A lawyer for George Floyd has told a memorial service that a “pandemic of racism” led to his death.
Those gathered at Thursday’s tribute stood in silence for eight minutes, 46 seconds, the amount of time Floyd was alleged to be on the ground under the control of police in Minneapolis.
Hundreds attended the service, which also heard a eulogy from civil rights activist Rev Al Sharpton.
It was time to stand up and say “get your knee off our necks”, he said.
Mr Floyd’s killing, which was captured on video, has caused outrage and sparked a wave of protests in cities across the US.
Meanwhile, a few blocks away, three police officers charged with aiding and abetting Mr Floyd’s murder made their first appearance in court. Bail was set at $1m (£800,000) but would be lowered to $750,000 if they handed in any guns they owned and met other conditions, the judge said.
Derek Chauvin, the officer who continued to kneel on Mr Floyd’s neck as he pleaded that he could not breathe, has been charged with second-degree murder and is due to appear in court on Monday.
The vast majority of demonstrations over the past eight days have been peaceful, but some have descended into violence and rioting, with curfews imposed in a number of cities.
What happened at the memorial?
Addressing Thursday’s memorial service, lawyer Benjamin Crump said it was “not the coronavirus pandemic that killed George Floyd”.
“It was that other pandemic,” he said. “The pandemic of racism and discrimination.”
Members of Mr Floyd’s family, the Reverend Jesse Jackson, Minnesota Governor Tim Walz, Minnesota Senator Amy Klobuchar and Minneapolis Mayor Jacob Frey were among several hundred people at the service at North Central University in downtown Minneapolis.
Philonise Floyd, one of Mr Floyd’s brothers, described how the family had been poor when he and Mr Floyd were young and had washed their clothes in the sink and dried them in the oven.
“It’s crazy man, all these people came to see my brother, it’s amazing he touched so many hearts,” he said.
Reverend Al Sharpton meanwhile demanded accountability.
“We won’t stop,” he said, referring to protests that have taken place in every US state. “We’re going to keep going until we change the whole system of justice.”
In an emotional eulogy, he said Mr Floyd’s story had echoed that of black people in America.
“What happened to Floyd happens every day in this country, in education, in health services and in every area of American life. It’s time for us to stand up in George’s name and say: get your knee off our necks,” he said.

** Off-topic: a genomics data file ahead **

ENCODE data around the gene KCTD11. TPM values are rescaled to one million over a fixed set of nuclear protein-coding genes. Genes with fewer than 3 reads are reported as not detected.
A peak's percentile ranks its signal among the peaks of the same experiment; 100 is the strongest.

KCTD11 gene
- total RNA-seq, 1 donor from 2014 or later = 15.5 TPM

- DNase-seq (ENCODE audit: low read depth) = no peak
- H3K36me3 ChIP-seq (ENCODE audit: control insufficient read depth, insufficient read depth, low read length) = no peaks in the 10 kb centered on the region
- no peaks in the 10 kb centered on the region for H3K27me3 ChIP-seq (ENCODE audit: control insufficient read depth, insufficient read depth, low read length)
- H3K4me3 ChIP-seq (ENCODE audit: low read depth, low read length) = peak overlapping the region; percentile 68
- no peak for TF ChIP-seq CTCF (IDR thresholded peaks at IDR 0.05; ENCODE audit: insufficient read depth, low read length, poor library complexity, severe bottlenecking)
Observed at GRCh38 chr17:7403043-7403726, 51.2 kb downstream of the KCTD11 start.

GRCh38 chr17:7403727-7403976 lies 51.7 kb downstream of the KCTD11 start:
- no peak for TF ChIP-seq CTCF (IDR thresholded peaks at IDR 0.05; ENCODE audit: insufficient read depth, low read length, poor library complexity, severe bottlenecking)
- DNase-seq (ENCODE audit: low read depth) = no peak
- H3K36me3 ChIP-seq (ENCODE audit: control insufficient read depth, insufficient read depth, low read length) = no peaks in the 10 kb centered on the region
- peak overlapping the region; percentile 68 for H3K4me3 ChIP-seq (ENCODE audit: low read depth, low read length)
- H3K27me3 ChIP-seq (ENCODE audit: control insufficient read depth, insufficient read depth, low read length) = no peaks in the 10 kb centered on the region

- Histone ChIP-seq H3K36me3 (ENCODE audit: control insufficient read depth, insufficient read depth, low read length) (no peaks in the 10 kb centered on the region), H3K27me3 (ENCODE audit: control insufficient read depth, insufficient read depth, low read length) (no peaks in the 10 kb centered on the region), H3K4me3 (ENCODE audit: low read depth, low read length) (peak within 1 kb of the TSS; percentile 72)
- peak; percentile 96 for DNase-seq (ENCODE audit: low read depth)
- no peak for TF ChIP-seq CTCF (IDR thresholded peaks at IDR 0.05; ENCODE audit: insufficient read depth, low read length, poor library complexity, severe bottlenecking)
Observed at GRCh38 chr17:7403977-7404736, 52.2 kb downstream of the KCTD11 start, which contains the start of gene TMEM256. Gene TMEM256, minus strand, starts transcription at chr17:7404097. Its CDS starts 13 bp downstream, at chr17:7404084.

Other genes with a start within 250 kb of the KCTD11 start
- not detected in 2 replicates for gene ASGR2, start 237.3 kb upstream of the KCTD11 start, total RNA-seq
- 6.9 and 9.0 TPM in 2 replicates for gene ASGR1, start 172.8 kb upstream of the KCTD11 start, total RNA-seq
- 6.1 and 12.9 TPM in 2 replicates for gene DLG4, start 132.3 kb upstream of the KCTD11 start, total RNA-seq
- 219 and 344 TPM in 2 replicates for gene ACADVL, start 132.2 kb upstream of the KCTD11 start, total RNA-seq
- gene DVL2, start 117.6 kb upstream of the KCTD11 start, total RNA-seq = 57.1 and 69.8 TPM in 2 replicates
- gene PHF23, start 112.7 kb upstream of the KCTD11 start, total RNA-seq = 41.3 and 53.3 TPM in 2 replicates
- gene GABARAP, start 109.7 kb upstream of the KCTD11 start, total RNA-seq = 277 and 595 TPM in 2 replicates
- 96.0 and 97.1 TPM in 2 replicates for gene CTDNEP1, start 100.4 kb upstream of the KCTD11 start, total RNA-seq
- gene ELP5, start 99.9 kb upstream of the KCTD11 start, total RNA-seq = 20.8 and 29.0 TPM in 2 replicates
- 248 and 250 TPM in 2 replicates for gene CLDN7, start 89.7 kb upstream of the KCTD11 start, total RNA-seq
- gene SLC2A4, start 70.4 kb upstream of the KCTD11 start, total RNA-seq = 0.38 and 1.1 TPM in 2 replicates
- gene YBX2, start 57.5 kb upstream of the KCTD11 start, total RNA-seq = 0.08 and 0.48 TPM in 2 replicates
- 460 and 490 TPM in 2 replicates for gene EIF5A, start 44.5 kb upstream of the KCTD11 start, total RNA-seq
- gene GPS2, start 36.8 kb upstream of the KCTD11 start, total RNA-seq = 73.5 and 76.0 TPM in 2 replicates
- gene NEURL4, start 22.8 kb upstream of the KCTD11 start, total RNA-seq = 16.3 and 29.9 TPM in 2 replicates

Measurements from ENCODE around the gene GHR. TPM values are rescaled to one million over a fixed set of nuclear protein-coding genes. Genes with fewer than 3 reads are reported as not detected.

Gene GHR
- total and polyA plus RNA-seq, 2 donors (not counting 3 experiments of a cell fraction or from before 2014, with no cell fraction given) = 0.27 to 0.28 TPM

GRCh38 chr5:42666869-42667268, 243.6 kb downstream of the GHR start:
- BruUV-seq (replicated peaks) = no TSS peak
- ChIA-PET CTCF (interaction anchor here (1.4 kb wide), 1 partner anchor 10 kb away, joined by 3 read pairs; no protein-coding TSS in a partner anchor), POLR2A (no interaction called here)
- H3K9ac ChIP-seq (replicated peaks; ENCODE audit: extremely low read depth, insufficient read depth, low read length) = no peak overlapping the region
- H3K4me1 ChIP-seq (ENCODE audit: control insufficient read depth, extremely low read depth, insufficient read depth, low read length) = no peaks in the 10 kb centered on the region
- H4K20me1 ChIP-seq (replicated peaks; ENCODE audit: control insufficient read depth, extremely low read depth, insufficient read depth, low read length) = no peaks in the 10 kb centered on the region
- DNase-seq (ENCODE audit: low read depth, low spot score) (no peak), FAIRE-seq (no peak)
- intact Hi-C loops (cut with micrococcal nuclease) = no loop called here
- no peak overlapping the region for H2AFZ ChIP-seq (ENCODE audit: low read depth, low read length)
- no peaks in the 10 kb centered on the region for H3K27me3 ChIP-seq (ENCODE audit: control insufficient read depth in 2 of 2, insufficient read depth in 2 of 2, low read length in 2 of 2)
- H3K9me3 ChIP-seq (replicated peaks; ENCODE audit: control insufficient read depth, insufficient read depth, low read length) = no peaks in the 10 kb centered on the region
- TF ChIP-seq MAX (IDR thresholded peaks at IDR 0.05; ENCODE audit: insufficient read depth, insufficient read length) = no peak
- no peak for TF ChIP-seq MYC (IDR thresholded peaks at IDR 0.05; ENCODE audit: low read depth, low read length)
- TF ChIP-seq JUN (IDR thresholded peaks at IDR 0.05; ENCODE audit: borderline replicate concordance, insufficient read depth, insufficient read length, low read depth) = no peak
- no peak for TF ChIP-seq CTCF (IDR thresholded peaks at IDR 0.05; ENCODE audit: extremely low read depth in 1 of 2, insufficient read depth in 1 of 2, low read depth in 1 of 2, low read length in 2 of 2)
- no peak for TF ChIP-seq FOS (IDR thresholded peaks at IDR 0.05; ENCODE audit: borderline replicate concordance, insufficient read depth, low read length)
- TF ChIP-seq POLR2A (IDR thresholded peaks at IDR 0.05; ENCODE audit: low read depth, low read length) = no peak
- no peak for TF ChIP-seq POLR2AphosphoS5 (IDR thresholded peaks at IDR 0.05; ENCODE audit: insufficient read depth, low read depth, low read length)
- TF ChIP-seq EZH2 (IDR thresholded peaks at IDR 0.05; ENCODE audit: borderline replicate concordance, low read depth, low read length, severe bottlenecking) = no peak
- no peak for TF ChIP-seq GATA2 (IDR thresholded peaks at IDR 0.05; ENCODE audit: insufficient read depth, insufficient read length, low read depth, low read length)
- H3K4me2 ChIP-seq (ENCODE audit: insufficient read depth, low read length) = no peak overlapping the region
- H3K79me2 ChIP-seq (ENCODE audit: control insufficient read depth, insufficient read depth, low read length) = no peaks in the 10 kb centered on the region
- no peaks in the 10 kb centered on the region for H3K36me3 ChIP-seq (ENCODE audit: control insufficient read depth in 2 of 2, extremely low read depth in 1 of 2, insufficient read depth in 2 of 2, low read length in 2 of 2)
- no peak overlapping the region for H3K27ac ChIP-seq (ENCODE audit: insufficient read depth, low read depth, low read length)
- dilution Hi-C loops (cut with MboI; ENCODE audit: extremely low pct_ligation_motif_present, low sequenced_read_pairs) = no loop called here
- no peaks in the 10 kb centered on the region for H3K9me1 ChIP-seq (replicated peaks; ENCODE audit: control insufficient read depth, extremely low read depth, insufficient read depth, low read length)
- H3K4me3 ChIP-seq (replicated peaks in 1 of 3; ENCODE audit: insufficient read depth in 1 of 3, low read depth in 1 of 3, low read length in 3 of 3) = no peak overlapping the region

Further tributes will be held at Mr Floyd’s birthplace of North Carolina on Saturday, and in his hometown of Houston on Monday.
More on George Floyd’s death
What other reaction has there been to the protests?
In his first video comments since Floyd’s death, former President Barack Obama said the demonstrations were as profound as anything he had seen in his lifetime, and called on Americans to seize the chance to deal with underlying problems in society.
“Too often some of that violence has come from folks who were supposed to be serving and protecting you,” Mr Obama said.
“I want you to know that you matter. I want you to know that your lives matter, your dreams matter.”
The Duchess of Sussex, Meghan Markle, has also issued a personal message about Floyd’s death, saying his life mattered and recent events had been devastating.
What happened to Floyd?
George Floyd, 46, was stopped by police investigating the purchase of cigarettes with counterfeit money on 25 May in Minneapolis.
A video showed Floyd being arrested and a white police officer continuing to kneel on his neck for several minutes even after he pleaded that he could not breathe.
Protests erupted and have continued since, across many US cities and also internationally, with rallies on Wednesday in Australia, France, the Netherlands and in the UK, where thousands gathered in central London.
Floyd’s death follows the high-profile cases of Michael Brown in Ferguson, Missouri; Eric Garner in New York; and others that have driven the Black Lives Matter movement in recent years.
For many, the outrage over Floyd’s death also reflects years of frustration over socio-economic inequality and discrimination.
Protests over the death continued in dozens of cities on Wednesday night despite widespread curfews.
They have been largely peaceful, with cities such as Los Angeles and Chicago relaxing their restrictions amid hopes that the worst of the violence had passed.
A post-mortem examination has revealed that Floyd had the coronavirus in early April. But officials stressed that this played no role in his death.